Identification and Characterization of the Human Leiomyoma Side Population as Putative Tumor-Initiating Cells

Capsule:
The side population method was used to isolate and identify putative tumor-initiating leiomyoma stem cells as demonstrated by their ability to differentiate in vitro and reconstruct leiomyoma tissue in vivo.

Authors:
Aymara Mas, Ph.D., Irene Cervelló, Ph.D., Claudia Gil-Sanchis, Ph.D., Amparo Faus, B.Sc., Jaime Ferro, M.D., Antonio Pellicer, M.D., Carlos Simón, M.D.

Volume 98, Issue 3, Pages 741-751.e6, September 2012

Abstract:

Objective:
To isolate and characterize human leiomyoma stem cells by Side
Population (SP) method.

Design:
Prospective experimental human and animal study.

Setting:
University research laboratory-affiliated infertility clinic.

Patients:
Women undergoing laparoscopic myomectomy.

Animals:
Female NOD-SCID mice.

Interventions:
Obtention of human leiomyoma SP cells as candidate tumorinitiating cells and establishment of two leiomyoma SP lines.

Main Outcome Measures:
Flow cytometry, semiquantitative polimerase chain reaction, clonogenicity assays, cDNA microarrays hybridization, cell culture, karyotype, molecular analysis, immunocytochemistry, in vitro differentiation, xenotransplantation assays, immunohistochemistry.

Results:
SP cells from human leiomyomas were isolated, identified and characterized. Two leiomyoma´s SP cell lines with a normal karyotype were thus established. Undifferentiated status was confirmed by the expression of OCT-4, NANOG, DNMT3B, GDF3. Presence of typical mesenchymal markers (CD90, CD105, CD73) and absence of hematopoietic stem cell markers (CD34, CD45) supported their mesodermal origin. Mesenchymal lineage commitment was also demonstrated by their ability to differentiate in vitro into adipogenic and osteogenic lineages. Finally, their functional capability was established in an animal model by leiomyoma tissue reconstruction.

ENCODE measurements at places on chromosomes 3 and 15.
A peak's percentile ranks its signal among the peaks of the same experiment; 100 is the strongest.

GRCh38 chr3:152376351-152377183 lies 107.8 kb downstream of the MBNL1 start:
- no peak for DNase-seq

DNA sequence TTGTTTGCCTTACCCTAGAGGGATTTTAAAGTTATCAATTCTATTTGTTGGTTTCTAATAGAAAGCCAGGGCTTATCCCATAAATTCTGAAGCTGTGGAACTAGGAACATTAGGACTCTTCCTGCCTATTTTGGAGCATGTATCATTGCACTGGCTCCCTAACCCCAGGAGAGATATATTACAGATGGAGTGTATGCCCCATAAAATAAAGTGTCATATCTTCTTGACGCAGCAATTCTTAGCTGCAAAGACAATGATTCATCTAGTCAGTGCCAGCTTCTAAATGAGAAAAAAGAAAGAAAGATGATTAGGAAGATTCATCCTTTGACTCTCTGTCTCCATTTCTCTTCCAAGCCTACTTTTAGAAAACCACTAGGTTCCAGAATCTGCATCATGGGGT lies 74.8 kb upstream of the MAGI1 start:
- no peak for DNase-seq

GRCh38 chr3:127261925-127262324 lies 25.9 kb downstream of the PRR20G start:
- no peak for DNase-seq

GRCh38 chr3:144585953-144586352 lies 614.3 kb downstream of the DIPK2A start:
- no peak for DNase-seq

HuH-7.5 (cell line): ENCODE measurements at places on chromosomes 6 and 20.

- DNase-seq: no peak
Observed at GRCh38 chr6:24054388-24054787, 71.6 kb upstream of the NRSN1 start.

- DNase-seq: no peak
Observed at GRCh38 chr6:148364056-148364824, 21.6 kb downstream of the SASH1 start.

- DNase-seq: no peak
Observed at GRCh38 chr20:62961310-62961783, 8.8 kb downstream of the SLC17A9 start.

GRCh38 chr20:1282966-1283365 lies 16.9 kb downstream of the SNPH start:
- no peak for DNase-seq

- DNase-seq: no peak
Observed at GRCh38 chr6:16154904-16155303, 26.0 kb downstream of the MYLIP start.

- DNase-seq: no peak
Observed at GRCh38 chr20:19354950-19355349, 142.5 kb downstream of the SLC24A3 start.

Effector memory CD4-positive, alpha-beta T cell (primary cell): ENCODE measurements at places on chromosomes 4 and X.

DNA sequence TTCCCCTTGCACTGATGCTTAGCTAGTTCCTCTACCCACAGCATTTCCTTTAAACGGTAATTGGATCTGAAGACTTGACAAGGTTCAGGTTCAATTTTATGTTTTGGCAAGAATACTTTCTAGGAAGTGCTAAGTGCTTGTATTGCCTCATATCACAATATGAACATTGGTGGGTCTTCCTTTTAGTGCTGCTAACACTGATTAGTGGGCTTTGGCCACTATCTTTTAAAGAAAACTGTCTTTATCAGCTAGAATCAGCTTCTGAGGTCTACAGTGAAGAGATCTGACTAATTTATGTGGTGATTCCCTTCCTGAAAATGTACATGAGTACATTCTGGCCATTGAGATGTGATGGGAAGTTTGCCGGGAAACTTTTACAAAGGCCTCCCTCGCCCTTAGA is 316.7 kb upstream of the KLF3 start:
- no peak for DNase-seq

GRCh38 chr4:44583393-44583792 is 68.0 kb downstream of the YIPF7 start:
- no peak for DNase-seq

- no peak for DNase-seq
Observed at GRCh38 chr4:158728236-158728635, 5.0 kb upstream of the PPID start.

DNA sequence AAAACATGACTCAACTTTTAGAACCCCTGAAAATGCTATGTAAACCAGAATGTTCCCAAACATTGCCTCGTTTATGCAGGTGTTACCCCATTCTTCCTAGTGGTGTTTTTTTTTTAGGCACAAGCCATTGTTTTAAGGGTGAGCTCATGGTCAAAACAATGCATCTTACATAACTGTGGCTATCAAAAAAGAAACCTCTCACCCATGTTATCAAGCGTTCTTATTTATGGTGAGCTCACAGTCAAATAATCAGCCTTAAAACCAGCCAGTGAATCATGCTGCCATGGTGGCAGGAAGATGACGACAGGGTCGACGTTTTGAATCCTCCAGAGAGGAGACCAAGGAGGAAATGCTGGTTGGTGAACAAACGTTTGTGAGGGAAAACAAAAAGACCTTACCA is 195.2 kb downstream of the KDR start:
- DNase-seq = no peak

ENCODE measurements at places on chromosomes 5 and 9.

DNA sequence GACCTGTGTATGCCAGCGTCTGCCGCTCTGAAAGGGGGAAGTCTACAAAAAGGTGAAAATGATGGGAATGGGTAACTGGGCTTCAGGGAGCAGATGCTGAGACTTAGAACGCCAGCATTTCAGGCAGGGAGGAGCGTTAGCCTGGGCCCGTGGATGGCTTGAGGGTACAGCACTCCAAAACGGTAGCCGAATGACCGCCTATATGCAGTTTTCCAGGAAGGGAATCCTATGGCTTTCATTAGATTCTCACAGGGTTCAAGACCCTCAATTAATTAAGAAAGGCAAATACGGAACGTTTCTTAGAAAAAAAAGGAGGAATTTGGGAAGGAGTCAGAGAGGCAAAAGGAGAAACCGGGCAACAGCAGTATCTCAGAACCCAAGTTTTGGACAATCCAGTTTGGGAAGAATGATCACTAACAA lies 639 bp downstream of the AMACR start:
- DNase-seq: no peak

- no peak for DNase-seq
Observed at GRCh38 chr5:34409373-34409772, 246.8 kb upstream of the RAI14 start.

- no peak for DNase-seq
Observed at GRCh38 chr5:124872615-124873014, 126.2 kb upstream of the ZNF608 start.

Conclusion:
SP cells from human leiomyoma exhibit key features of tumorinitiating cells opening up new possibilities to understand the origin and develop new non-surgical approaches for leiomyomas.

  • Micah Hill

    Congratulations to Dr Mas and colleges on a thorough and
    potentially important paper. This
    research was very well conducted, with the in vitro work clearly suggesting
    that leiomyoma SP cells are putative tumor initiating cells and this was furthered by the
    xenotransplantation portion of the study. This type of study has tremendous
    “bench-to-bedside” potential, including the testing of pharmacologic
    action in an in vitro model. Given the uniqueness of the extra-cellular
    matrix in leiomyoma formation, I was wondering if the authors had comments on
    using their cell line in 2-D versus 3-D cell culture models?

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